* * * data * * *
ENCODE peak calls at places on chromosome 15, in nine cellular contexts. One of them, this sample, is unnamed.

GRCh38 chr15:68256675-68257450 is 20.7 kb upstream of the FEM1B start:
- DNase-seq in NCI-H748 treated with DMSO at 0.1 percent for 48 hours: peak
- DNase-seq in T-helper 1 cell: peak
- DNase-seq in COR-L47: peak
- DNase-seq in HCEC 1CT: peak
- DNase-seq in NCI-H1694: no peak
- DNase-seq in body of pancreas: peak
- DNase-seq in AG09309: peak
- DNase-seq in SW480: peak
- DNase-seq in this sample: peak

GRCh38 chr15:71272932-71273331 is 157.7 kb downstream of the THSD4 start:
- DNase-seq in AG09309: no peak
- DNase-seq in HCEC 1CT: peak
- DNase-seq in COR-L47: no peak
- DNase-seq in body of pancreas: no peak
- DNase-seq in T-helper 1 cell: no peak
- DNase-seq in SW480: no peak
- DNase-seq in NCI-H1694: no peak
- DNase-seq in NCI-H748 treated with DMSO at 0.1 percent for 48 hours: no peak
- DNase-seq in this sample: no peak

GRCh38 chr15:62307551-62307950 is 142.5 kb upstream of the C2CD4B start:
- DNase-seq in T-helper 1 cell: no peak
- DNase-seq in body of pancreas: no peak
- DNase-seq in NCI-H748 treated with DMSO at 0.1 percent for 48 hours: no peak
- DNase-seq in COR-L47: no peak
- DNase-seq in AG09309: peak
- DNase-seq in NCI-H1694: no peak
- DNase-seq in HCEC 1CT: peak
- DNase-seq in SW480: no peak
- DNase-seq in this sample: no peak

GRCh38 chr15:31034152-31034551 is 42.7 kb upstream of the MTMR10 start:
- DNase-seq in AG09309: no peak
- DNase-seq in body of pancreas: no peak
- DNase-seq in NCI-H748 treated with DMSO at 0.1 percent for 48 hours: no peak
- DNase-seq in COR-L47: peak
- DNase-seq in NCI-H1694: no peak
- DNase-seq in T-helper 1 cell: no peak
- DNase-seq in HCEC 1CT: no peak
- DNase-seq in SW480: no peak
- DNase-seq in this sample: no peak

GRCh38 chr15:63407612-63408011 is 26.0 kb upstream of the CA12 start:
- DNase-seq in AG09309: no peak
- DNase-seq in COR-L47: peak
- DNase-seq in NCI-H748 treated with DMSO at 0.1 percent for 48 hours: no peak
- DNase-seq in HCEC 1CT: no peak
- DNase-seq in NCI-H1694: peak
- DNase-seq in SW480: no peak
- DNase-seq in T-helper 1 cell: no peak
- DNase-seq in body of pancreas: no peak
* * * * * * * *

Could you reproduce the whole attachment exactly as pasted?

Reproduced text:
ENCODE peak calls at places on chromosome 15, in nine cellular contexts. One of them, this sample, is unnamed.

GRCh38 chr15:68256675-68257450 is 20.7 kb upstream of the FEM1B start:
- DNase-seq in NCI-H748 treated with DMSO at 0.1 percent for 48 hours: peak
- DNase-seq in T-helper 1 cell: peak
- DNase-seq in COR-L47: peak
- DNase-seq in HCEC 1CT: peak
- DNase-seq in NCI-H1694: no peak
- DNase-seq in body of pancreas: peak
- DNase-seq in AG09309: peak
- DNase-seq in SW480: peak
- DNase-seq in this sample: peak

GRCh38 chr15:71272932-71273331 is 157.7 kb downstream of the THSD4 start:
- DNase-seq in AG09309: no peak
- DNase-seq in HCEC 1CT: peak
- DNase-seq in COR-L47: no peak
- DNase-seq in body of pancreas: no peak
- DNase-seq in T-helper 1 cell: no peak
- DNase-seq in SW480: no peak
- DNase-seq in NCI-H1694: no peak
- DNase-seq in NCI-H748 treated with DMSO at 0.1 percent for 48 hours: no peak
- DNase-seq in this sample: no peak

GRCh38 chr15:62307551-62307950 is 142.5 kb upstream of the C2CD4B start:
- DNase-seq in T-helper 1 cell: no peak
- DNase-seq in body of pancreas: no peak
- DNase-seq in NCI-H748 treated with DMSO at 0.1 percent for 48 hours: no peak
- DNase-seq in COR-L47: no peak
- DNase-seq in AG09309: peak
- DNase-seq in NCI-H1694: no peak
- DNase-seq in HCEC 1CT: peak
- DNase-seq in SW480: no peak
- DNase-seq in this sample: no peak

GRCh38 chr15:31034152-31034551 is 42.7 kb upstream of the MTMR10 start:
- DNase-seq in AG09309: no peak
- DNase-seq in body of pancreas: no peak
- DNase-seq in NCI-H748 treated with DMSO at 0.1 percent for 48 hours: no peak
- DNase-seq in COR-L47: peak
- DNase-seq in NCI-H1694: no peak
- DNase-seq in T-helper 1 cell: no peak
- DNase-seq in HCEC 1CT: no peak
- DNase-seq in SW480: no peak
- DNase-seq in this sample: no peak

GRCh38 chr15:63407612-63408011 is 26.0 kb upstream of the CA12 start:
- DNase-seq in AG09309: no peak
- DNase-seq in COR-L47: peak
- DNase-seq in NCI-H748 treated with DMSO at 0.1 percent for 48 hours: no peak
- DNase-seq in HCEC 1CT: no peak
- DNase-seq in NCI-H1694: peak
- DNase-seq in SW480: no peak
- DNase-seq in T-helper 1 cell: no peak
- DNase-seq in body of pancreas: no peak